In old mammals, including humans, the spontaneous growth hormone (GH) secretory pattern is markedly reduced resulting in lower amounts of GH released over 24 h, and the GH response to administration of GH-releasing hormone (GHRH) is reduced. In agreement with these in vivo findings, an impaired responsiveness to GHRH is evident in the pituitary of old male and female rats in vitro, and this is linked with a diminished stimulation of adenylate cyclase by GHRH. The poor GH responsiveness to GHRH in old mammals, which in the rat is coupled to a defective number of GHRH receptors in the somatotrophs, is likely due to a primary deficiency of GHRH availability, as implied by the diminished GHRH immunoreactivity and gene expression in and GHRH release from the hypothalamus of old rats. Attempts have been made to stimulate the sluggish somatotrophic function in elderly humans and dogs using GHRH; in either species positive results were obtained though, overall, it would seem that the GHRH hypofunction does not entirely account for the GH hyposecretory state during ageing. Concerning somatostatin, although the expression of this peptide decreases with age in the rat hypothalamus, secretion and activity of this hormone is increased, resulting in an altered relationship between GHRH and somatostatin gene expression and secretion. It is likely that defects, especially in catecholaminergic and cholinergic neurons, are instrumental in altering specific peptidergic neurons. Reportedly, catecholamines induce GH release by stimulating GHRH neurons and inhibiting somatostatin-releasing neurons; acetylcholine stimulates GH release via muscarinic receptors, in this way inhibiting the action of somatostatin neurons.(ABSTRACT TRUNCATED AT 250 WORDS)

Müller, E., Cella, S., Parenti, M., Deghenghi, R., Locatelli, V., De Gennaro Colonna, V., et al. (1995). Somatotropic dysregulation in old mammals. HORMONE RESEARCH, 43(1-3), 39-45 [10.1159/000184235].

Somatotropic dysregulation in old mammals

PARENTI, MARCO DOMENICO;LOCATELLI, VITTORIO;TORSELLO, ANTONIO BIAGIO;
1995

Abstract

In old mammals, including humans, the spontaneous growth hormone (GH) secretory pattern is markedly reduced resulting in lower amounts of GH released over 24 h, and the GH response to administration of GH-releasing hormone (GHRH) is reduced. In agreement with these in vivo findings, an impaired responsiveness to GHRH is evident in the pituitary of old male and female rats in vitro, and this is linked with a diminished stimulation of adenylate cyclase by GHRH. The poor GH responsiveness to GHRH in old mammals, which in the rat is coupled to a defective number of GHRH receptors in the somatotrophs, is likely due to a primary deficiency of GHRH availability, as implied by the diminished GHRH immunoreactivity and gene expression in and GHRH release from the hypothalamus of old rats. Attempts have been made to stimulate the sluggish somatotrophic function in elderly humans and dogs using GHRH; in either species positive results were obtained though, overall, it would seem that the GHRH hypofunction does not entirely account for the GH hyposecretory state during ageing. Concerning somatostatin, although the expression of this peptide decreases with age in the rat hypothalamus, secretion and activity of this hormone is increased, resulting in an altered relationship between GHRH and somatostatin gene expression and secretion. It is likely that defects, especially in catecholaminergic and cholinergic neurons, are instrumental in altering specific peptidergic neurons. Reportedly, catecholamines induce GH release by stimulating GHRH neurons and inhibiting somatostatin-releasing neurons; acetylcholine stimulates GH release via muscarinic receptors, in this way inhibiting the action of somatostatin neurons.(ABSTRACT TRUNCATED AT 250 WORDS)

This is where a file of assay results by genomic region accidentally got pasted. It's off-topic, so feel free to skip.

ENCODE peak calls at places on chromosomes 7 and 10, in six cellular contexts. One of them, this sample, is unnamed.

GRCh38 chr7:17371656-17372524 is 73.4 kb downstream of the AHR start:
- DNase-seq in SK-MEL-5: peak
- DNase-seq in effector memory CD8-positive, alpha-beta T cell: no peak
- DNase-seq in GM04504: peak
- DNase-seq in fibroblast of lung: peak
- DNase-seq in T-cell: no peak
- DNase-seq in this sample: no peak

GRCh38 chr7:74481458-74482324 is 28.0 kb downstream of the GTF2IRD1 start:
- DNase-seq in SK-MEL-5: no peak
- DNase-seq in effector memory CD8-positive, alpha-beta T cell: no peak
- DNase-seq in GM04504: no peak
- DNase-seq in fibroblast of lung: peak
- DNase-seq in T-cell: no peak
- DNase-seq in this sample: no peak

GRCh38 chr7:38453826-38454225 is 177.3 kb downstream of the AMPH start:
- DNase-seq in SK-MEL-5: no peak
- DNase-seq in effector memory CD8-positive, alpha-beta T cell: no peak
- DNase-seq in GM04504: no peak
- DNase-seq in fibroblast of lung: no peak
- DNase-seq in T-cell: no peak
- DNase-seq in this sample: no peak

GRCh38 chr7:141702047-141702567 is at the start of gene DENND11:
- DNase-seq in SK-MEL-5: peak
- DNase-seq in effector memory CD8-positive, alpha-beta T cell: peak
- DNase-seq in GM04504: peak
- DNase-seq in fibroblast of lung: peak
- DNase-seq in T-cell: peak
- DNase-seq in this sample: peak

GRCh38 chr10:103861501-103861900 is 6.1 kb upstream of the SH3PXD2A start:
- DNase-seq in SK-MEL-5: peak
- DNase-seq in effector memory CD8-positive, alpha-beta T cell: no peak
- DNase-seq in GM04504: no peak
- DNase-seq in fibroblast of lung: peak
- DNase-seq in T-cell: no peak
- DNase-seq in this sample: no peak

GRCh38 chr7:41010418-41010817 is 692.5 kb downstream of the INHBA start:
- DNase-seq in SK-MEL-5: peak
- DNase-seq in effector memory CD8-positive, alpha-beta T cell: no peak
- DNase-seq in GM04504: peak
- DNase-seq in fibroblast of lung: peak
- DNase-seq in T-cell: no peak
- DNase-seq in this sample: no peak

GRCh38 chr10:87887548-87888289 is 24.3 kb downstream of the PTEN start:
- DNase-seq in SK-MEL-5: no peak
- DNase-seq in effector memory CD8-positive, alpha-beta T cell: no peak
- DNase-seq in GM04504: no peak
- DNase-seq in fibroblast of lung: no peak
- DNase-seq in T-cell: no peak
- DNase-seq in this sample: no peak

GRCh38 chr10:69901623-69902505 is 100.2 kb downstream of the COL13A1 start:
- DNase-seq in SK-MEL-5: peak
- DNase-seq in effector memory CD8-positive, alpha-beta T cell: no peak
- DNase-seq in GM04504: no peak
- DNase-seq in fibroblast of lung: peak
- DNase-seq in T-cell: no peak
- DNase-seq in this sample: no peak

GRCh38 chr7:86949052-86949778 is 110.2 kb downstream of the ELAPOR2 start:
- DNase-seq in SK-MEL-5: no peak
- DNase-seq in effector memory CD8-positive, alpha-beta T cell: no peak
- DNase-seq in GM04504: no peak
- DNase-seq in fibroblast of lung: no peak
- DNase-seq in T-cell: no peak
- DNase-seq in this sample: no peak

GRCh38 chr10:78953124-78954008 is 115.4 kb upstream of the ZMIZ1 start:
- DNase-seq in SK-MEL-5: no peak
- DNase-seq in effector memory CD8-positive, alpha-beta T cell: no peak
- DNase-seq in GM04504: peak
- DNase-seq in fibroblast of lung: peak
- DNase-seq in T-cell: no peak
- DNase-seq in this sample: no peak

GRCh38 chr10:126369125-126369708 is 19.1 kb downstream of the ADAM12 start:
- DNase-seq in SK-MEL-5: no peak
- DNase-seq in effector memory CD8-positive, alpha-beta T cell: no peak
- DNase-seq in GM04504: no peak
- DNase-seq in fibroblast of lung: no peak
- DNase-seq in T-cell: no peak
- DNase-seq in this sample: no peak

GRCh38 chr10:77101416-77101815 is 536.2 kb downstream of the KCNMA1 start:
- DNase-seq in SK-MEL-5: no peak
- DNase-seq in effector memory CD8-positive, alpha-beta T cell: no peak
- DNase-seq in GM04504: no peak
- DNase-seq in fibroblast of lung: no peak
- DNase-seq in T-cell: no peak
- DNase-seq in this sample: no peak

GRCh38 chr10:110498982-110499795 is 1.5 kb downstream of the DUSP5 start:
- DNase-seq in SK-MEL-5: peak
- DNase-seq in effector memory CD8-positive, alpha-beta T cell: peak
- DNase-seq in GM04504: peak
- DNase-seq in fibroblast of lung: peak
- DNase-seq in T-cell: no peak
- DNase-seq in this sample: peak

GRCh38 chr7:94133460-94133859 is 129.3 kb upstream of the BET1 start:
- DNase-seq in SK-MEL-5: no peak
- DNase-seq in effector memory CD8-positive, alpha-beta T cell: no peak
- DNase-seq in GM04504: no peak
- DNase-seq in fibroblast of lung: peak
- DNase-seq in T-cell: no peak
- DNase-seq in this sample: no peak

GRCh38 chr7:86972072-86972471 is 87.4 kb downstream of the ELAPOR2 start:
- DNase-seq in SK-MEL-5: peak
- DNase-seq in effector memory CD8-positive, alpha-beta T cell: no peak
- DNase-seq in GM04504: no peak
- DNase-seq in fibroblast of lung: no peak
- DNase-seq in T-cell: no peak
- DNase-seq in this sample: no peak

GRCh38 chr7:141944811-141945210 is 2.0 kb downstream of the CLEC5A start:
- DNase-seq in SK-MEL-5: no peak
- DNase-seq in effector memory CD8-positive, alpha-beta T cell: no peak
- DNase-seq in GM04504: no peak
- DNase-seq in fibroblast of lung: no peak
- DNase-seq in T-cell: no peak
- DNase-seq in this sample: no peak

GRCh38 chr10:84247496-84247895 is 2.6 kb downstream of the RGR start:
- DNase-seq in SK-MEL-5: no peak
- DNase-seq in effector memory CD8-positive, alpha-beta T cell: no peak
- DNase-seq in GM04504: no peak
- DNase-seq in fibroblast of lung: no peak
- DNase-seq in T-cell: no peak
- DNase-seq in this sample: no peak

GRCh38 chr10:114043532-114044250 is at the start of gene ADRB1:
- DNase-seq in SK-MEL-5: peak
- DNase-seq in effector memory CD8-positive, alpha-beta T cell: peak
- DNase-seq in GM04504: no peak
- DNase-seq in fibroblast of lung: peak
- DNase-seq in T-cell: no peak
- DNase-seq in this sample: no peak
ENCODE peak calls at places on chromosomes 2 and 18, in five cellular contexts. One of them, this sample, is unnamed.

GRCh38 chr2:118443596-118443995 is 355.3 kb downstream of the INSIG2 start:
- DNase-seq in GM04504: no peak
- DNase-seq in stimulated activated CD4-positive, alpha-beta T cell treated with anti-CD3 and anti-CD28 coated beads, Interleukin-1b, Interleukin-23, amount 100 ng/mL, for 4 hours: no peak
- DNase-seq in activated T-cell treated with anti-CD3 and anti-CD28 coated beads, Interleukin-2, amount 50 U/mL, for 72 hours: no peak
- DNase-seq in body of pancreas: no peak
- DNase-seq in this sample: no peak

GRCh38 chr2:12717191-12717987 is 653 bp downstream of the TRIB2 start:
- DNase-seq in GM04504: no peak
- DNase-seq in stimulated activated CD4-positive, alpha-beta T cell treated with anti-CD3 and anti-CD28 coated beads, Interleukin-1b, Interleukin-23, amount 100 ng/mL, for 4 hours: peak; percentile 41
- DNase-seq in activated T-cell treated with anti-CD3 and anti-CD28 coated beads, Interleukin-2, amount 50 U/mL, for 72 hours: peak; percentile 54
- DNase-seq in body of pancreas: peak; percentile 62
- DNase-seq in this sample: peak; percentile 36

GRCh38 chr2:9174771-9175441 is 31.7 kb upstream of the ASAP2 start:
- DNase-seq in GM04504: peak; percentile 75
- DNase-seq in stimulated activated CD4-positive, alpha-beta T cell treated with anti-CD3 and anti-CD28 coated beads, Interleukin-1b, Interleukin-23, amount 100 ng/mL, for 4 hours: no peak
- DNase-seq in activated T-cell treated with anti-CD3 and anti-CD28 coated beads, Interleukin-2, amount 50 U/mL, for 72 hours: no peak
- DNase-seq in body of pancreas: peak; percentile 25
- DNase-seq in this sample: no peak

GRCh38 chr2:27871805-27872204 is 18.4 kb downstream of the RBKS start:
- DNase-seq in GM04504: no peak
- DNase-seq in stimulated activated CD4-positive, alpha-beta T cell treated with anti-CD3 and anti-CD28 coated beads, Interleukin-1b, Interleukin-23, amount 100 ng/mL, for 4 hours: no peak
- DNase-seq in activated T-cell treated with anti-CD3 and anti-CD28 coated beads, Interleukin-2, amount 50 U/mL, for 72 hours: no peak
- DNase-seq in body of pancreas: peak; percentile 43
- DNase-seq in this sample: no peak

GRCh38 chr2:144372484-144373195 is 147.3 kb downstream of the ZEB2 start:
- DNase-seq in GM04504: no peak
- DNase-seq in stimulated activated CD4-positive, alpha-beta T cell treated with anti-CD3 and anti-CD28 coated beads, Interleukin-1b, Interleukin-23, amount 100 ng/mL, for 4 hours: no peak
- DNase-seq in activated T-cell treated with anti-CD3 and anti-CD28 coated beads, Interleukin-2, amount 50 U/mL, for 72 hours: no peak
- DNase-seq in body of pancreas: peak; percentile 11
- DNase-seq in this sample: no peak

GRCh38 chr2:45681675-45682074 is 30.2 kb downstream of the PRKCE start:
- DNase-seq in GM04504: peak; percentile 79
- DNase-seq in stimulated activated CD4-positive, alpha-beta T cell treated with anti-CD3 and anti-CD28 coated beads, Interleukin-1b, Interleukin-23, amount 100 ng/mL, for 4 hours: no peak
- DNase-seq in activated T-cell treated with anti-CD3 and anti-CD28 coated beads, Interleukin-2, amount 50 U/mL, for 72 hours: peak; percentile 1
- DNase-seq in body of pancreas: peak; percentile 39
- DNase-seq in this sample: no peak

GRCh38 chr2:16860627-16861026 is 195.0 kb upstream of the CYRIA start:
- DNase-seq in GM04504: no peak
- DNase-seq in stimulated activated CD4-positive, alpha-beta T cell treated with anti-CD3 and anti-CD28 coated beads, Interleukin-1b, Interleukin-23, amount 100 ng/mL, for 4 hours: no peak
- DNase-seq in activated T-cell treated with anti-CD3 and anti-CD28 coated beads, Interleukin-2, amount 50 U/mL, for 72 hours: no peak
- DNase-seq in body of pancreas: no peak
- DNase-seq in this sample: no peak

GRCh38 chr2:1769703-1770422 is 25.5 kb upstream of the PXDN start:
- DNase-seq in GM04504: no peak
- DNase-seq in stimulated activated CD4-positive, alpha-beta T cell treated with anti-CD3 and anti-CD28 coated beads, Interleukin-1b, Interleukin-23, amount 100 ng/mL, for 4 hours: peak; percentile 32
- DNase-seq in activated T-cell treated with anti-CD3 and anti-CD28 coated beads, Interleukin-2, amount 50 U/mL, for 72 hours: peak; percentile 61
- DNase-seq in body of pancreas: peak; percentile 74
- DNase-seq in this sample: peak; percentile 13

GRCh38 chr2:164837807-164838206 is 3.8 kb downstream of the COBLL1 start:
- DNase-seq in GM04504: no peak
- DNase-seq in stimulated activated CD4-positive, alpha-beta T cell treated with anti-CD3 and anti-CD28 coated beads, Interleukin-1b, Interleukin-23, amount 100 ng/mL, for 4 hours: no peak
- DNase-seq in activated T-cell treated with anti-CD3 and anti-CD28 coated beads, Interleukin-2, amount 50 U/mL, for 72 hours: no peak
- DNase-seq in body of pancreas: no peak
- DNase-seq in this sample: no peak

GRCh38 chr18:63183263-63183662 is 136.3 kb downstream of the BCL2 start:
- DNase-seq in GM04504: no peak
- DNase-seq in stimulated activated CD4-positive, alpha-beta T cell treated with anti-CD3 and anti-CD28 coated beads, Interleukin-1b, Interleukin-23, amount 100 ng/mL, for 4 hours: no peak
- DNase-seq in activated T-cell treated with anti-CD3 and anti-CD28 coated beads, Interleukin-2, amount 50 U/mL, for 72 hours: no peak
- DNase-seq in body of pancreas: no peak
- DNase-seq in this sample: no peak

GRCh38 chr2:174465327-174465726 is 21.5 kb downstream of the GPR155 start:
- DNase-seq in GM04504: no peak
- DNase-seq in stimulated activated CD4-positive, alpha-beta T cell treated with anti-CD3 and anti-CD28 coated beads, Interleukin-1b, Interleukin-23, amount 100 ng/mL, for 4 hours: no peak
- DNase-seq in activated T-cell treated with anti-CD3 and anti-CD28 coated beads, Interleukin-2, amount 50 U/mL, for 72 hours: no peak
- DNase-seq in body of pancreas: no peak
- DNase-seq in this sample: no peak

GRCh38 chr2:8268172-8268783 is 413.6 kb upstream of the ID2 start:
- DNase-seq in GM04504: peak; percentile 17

Articolo in rivista - Articolo scientifico
Scientifica
Animals; Hypothalamus; Mammals; Humans; Aging; Cholinergic Agents; Somatostatin; Parasympathetic Nervous System; Rats; Catecholamines; Growth Hormone-Releasing Hormone; Synaptic Transmission; Female; Male; Growth Hormone
English
Müller, E., Cella, S., Parenti, M., Deghenghi, R., Locatelli, V., De Gennaro Colonna, V., et al. (1995). Somatotropic dysregulation in old mammals. HORMONE RESEARCH, 43(1-3), 39-45 [10.1159/000184235].
Müller, E; Cella, S; Parenti, M; Deghenghi, R; Locatelli, V; De Gennaro Colonna, V; Torsello, A; Cocchi, D
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Utilizza questo identificativo per citare o creare un link a questo documento: http://hdl.handle.net/10281/37144
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